By Jennifer Pearson | Updated: November 29, 2012
Senior biologist Hector Moral holds two newly hatched Gentoo penguin chicks as he takes them back to their mother after weighing them at Moody Gardens Wednesday, Nov. 28, 2012, in Galveston. The chicks were born over the Thanksgiving holiday. Photo: Brett Coomer, Houston Chronicle / © 2012 Houston Chronicle
But one thing is certain about the two recently born gentoo penguins at Moody Gardens Aquarium Pyramid: They're darn cute.
The chicks were born Thanksgiving weekend at Moody Gardens, weighing in at a minuscule 23.4 and 11.8 grams, respectively.
Their arrival marks the eighth year of successful breeding of the aquarium's gentoo population. Gentoos, native to Antarctica, are known for their white-feather caps and colorful feet and beaks.
"We first discovered these guys in mid-October, and we were sort of keeping an eye out for them to hatch," Moody Gardens spokeswoman Stephanie Chan said. "As our biologists were cleaning and changing out the light bulbs and doing their daily routines on Thanksgiving Day, they noticed a chick when one of the parents stood up. The little guy just popped out."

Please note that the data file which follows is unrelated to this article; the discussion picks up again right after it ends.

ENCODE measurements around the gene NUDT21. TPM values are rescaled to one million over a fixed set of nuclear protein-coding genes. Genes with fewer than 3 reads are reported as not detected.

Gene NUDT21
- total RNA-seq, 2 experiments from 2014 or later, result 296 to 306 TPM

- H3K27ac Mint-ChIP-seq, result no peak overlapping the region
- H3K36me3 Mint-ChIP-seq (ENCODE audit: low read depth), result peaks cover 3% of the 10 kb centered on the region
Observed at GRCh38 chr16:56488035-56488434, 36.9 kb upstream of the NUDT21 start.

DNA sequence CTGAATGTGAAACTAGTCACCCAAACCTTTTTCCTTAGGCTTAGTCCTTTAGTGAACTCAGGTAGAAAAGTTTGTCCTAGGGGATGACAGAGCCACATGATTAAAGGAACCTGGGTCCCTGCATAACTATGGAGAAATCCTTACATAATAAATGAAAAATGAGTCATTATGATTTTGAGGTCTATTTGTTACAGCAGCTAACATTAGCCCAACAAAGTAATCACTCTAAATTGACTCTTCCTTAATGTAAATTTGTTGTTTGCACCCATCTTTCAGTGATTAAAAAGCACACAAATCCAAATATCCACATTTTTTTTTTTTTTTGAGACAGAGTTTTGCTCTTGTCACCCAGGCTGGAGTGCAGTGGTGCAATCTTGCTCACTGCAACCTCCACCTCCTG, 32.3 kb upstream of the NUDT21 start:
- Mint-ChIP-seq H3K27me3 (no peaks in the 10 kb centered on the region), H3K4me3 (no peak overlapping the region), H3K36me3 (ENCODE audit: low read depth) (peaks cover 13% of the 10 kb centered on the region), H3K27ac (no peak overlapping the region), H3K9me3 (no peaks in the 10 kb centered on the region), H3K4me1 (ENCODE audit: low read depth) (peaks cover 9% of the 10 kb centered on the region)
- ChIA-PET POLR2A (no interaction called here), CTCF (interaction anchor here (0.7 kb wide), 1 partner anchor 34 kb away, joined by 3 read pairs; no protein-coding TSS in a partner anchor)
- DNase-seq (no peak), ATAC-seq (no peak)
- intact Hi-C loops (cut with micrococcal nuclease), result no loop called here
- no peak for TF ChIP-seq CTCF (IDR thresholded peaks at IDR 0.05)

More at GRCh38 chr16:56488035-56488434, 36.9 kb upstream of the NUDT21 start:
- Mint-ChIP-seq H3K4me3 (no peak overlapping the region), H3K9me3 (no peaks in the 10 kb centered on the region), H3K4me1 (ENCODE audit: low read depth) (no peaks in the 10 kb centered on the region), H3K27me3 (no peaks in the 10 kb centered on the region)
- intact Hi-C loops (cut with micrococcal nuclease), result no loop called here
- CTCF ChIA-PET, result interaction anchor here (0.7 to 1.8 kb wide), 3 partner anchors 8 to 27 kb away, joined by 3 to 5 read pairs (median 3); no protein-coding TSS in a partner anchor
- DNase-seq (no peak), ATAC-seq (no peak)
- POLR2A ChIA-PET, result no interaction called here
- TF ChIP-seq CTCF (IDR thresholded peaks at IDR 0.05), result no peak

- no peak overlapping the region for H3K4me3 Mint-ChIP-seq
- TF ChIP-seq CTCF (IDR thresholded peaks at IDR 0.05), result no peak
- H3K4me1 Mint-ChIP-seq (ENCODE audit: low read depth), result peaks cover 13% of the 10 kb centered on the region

Two days later, a smaller sibling hatched and burrowed into the warmth of its parents' protection. The chicks currently weigh 344 and 165 grams.
Facilities with penguins in captivity have generally good breeding results. During this year's mating season, staff members witnessed and captured the species' various mating rituals on video, including bowing and the collecting of stones for nests. Gentoos are easy to spot in the penguin exhibit because of their distinctive yellow feet.
"It's kind of a Christmas tradition here. We have chicks around Christmastime each year, and we fully expect these chicks are going to do very well," said assistant curator Diane Olsen. "They're going to grow up to be adults here in the next few months, and they'll join the colony with all the other birds."
The chicks are expected to be fully grown in eight weeks. Identifying the gender of gentoo penguins is extremely difficult because of their identical features. Feather samples will be used to test DNA to confirm their genders.
Because Moody Gardens is accredited by the Association of Zoos and Aquariums, the pair could be sent to other facilities throughout the country to promote breeding. But for now, they're best left to the care of their parents.
"The chicks are on exhibit for guests to see, and if they come and look in the center, they can see the chicks," Olsen said. "You might see the parents feeding them, so we encourage everyone to come to Moody Gardens and take a look."